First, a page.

The NHS – a Political Football for Ever

The NHS is the fifth largest employer in the world. It is, easily, the largest employer in Europe. It gets through, at the last count, 116.4 billion pounds of taxpayers’ money a year. And yet, year after year, month after month, day after day, we have been told for decades by opposition politicians (it doesn’t matter which party) that the government of the day is destroying the NHS because it is not putting enough money into it.

The trouble is, of course, that no health service can ever be perfect. In Britain, because health is provided by the state, all imperfections are blamed on politicians (partly because other politicians see political advantage in blaming the other side). In most other countries, which have insurance based health services, governments can’t be blamed for shortcomings. But we are stuck with a health service which will, for ever, have all its failings blamed on governments.

As it happens, even though, for many years, Conservative governments have ploughed more money in real terms into the NHS than have Labour governments, it is the Tories who come off worse in this political football match, and they always will. That is because there is a general assumption that Conservatives don’t like the NHS and are keen to privatise it. My own view is that there would be a lot to be said for moving to an insurance based system (with masses of safeguards), but I know full well that no Tory government would ever dare do anything so radical. Conservative governments will continue to put more money into the NHS than Labour governments will (I am charitably assuming there may one day be another Labour government). That is for the simple reason that people assume Labour is keen on the NHS. That enables Labour to be meaner than the Tories.

But one of the deeply unsatisfactory results of health care being seen as a major political issue is that the magnificent work of our hospitals and doctors is constantly denigrated. Oppositions (of both parties) always say that the NHS is in crisis, that basic health care is being denied to patients because evil governments are trying to save money. But that simply isn’t true. I know, from my own experience, that referrals to hospital specialists are now, though they weren’t a few years ago, acted on immediately. I know that MRI scans, for which there used to be waiting lists of six months or more, are now done within days. I know that important operations are now performed within days or weeks rather than months or years.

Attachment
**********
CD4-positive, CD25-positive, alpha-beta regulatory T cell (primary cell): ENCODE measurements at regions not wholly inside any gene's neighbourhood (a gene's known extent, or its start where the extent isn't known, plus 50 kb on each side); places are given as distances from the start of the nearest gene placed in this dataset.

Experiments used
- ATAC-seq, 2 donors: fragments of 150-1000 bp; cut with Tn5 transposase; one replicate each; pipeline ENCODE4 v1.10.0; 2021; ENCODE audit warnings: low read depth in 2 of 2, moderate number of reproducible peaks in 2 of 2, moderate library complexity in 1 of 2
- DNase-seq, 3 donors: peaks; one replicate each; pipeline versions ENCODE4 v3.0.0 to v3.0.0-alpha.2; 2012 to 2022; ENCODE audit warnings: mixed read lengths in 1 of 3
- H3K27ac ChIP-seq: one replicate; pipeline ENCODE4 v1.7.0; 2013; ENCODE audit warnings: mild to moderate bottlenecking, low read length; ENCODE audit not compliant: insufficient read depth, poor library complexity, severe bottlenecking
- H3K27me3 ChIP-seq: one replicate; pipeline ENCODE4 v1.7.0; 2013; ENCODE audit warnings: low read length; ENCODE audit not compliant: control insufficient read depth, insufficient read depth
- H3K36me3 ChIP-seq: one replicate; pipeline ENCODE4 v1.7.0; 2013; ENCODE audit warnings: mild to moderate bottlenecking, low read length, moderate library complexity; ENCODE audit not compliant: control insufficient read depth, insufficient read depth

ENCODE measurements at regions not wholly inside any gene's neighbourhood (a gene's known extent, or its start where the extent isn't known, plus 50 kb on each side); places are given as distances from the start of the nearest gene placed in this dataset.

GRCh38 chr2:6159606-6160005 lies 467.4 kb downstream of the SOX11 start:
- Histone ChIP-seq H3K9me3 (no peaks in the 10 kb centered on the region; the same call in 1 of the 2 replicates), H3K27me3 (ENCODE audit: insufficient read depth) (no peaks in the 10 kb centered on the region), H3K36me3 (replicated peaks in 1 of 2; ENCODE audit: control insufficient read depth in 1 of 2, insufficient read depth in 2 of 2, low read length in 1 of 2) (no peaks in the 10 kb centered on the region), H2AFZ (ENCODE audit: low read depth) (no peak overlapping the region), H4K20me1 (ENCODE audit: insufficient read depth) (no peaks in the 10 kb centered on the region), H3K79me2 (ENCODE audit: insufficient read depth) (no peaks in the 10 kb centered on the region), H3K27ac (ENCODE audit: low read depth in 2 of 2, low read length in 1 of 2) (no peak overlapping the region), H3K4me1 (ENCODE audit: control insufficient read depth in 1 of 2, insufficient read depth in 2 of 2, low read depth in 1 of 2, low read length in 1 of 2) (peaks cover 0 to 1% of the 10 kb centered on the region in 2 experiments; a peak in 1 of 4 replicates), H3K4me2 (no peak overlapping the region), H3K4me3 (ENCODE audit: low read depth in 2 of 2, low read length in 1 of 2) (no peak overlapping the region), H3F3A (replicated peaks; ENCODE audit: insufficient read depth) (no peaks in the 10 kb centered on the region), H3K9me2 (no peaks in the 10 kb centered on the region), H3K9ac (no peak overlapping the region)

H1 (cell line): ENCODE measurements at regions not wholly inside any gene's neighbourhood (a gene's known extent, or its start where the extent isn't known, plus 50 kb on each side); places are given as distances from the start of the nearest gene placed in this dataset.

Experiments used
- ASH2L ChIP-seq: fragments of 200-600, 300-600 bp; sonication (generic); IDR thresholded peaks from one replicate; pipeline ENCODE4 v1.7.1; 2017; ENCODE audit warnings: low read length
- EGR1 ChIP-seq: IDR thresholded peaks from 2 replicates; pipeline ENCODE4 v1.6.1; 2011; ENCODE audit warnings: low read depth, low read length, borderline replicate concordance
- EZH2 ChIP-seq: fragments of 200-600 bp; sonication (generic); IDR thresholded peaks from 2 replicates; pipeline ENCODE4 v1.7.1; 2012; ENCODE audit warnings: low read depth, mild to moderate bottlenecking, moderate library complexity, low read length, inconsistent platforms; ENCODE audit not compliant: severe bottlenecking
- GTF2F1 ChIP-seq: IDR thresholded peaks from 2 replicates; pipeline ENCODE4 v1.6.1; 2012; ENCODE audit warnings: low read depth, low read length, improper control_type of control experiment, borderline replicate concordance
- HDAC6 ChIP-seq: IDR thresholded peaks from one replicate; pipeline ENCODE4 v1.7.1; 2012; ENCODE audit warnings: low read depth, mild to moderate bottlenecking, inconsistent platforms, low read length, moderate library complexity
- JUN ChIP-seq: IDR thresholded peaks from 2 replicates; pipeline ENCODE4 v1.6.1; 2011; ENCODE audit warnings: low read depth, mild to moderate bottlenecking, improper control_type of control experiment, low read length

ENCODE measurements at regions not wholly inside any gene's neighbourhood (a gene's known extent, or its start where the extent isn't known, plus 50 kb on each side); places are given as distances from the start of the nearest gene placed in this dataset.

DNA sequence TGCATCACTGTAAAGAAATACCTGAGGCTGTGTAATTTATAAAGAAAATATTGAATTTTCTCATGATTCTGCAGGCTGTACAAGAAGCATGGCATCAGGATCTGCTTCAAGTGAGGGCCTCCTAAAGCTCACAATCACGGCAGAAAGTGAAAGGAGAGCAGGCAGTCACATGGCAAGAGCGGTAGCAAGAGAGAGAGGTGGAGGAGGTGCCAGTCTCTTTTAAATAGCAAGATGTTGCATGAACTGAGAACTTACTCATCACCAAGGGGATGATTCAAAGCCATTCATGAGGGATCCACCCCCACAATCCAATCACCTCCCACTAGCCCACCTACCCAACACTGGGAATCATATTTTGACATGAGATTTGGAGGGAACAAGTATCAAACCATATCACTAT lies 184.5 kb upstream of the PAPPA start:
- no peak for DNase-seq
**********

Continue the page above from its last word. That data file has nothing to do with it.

The NHS of today is immeasurably better than the NHS of fifteen years ago. But, of course, there are still major problems, problems which have very little to do with politicians and nothing to do with money.

Administration in hospitals is, generally, dire. Because I foolishly contracted three different cancers about a year ago I have found myself having to go to hospital rather a lot (mostly as an out-patient but sometimes as an in-patient). Whenever I see a consultant he writes a letter to my GP (with copy to me). The letter always says, at the bottom, “approved electronically to save time”. Almost by magic, it is posted exactly a month after it was written. Appointment letters frequently arrive many days after the appointment. There is no excuse for that sort of thing. I am sure it has nothing to do with money but a lot to do with administrative staff failing to understand that they are meant to play a part in curing illnesses.

And then there is the major problem of patients being kept on trolleys in A and E when they ought to be admitted to wards. This, I think, is what led to the British Red Cross declaring a “humanitarian crisis”. That, as we all know, is partly due to “bed-clogging” by patients who ought to go home but for whom care at home has not been arranged. Politicians probably could do something about that, though it would need local authority employees to play along and that might be difficult to achieve.

But I can tell you that bed-clogging is not the only problem. I was interested, when I was in hospital for major surgery and had to be there for a while, to see that, every day, patients would be discharged, their beds made up again and no one else would appear to fill the beds for many hours. It gradually dawned on me that the nursing staff were telling the bed allocation people that there were still no beds available, even though there plainly were. It was understandable, I suppose. New patients require quite a bit of work. Better, by far, to wait for the next nursing shift to take over before revealing that beds were free.